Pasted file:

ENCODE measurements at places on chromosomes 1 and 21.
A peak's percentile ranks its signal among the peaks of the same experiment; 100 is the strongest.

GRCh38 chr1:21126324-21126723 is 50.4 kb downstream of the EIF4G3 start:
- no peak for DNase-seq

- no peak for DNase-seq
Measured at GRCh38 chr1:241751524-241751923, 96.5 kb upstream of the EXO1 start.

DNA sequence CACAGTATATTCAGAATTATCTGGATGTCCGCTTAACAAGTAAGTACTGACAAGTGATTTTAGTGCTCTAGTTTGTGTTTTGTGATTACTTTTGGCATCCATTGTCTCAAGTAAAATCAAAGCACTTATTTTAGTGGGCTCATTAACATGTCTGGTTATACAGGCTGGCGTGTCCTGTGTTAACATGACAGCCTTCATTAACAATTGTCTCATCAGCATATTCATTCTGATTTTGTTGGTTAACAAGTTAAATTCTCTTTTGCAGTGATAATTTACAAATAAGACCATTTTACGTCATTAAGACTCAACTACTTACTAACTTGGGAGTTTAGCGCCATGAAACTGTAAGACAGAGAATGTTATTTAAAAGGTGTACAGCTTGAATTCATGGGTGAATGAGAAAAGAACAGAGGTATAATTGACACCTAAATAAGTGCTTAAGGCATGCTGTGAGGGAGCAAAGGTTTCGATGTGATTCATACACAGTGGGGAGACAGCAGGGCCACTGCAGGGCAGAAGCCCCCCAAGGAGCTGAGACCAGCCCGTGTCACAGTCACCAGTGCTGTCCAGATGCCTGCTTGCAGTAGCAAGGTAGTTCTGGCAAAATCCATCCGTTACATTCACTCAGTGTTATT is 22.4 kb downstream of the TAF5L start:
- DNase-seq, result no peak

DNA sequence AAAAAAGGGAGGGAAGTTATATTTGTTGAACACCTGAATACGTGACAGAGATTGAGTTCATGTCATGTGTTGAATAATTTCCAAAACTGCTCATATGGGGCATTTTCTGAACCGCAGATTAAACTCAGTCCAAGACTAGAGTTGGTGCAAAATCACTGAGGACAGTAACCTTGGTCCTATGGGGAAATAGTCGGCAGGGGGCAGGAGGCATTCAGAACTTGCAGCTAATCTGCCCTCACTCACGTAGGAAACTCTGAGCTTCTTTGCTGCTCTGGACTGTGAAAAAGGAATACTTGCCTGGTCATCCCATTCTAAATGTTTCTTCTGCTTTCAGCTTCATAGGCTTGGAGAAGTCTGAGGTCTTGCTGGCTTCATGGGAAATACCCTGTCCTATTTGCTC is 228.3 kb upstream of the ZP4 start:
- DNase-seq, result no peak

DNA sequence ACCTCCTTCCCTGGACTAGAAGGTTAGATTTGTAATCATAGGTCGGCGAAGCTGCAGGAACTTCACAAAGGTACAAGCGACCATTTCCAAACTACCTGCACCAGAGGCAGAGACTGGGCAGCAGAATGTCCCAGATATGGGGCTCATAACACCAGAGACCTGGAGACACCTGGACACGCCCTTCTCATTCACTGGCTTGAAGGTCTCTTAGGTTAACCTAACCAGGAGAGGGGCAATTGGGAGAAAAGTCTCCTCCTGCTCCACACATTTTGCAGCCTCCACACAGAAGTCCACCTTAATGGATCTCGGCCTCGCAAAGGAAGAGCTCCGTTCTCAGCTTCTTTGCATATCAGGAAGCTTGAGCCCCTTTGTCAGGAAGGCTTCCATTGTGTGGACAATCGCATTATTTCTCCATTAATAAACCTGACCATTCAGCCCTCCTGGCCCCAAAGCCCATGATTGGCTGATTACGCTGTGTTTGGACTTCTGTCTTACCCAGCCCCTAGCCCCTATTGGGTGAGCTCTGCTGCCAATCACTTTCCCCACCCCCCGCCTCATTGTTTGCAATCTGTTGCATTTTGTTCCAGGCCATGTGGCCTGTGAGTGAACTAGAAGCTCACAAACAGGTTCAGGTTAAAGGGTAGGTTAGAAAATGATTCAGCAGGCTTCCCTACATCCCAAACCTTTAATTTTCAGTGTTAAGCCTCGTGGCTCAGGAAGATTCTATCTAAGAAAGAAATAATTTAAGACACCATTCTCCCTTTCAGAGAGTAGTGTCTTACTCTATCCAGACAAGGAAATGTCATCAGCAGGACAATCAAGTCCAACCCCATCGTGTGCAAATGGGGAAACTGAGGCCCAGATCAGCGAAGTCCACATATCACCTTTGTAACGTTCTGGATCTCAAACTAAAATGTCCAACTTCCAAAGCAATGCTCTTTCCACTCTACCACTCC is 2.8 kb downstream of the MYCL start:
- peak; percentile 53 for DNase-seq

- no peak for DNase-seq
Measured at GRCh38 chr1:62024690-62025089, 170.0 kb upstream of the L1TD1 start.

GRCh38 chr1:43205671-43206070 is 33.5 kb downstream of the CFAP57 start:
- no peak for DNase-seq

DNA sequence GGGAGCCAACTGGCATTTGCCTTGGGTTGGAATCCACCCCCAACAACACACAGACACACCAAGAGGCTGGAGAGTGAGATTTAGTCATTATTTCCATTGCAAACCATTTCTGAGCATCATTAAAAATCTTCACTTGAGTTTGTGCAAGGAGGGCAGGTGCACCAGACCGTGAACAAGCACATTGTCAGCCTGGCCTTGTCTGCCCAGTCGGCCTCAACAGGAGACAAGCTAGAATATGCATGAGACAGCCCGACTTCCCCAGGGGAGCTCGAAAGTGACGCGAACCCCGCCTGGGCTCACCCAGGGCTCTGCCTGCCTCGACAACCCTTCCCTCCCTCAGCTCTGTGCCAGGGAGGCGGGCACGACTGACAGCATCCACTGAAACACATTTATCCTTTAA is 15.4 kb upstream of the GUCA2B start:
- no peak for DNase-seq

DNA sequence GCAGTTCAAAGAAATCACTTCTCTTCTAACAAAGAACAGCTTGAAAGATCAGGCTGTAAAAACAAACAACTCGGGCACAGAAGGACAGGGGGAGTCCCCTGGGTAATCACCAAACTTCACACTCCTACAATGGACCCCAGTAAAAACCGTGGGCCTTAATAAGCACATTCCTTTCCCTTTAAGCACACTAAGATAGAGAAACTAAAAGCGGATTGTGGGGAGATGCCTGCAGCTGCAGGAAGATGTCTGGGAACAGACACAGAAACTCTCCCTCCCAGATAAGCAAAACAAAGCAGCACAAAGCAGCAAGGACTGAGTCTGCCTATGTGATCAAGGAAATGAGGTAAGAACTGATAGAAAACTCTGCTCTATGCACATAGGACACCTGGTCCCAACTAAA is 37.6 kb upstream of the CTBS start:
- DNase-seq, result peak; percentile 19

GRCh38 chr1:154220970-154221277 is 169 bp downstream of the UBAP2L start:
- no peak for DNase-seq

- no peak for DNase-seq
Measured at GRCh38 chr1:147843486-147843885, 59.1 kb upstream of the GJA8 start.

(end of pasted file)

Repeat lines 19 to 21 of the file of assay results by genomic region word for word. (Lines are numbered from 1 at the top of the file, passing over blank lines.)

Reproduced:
DNA sequence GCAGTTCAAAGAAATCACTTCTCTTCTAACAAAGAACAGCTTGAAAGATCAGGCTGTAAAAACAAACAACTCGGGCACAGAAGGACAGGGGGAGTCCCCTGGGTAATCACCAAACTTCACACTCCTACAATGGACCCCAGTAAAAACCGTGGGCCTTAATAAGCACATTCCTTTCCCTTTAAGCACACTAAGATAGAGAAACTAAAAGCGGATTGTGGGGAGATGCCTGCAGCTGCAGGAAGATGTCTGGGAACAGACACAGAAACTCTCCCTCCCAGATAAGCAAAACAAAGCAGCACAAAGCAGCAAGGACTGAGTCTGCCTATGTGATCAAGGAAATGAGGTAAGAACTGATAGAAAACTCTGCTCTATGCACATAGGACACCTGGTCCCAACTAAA is 37.6 kb upstream of the CTBS start:
- DNase-seq, result peak; percentile 19

GRCh38 chr1:154220970-154221277 is 169 bp downstream of the UBAP2L start: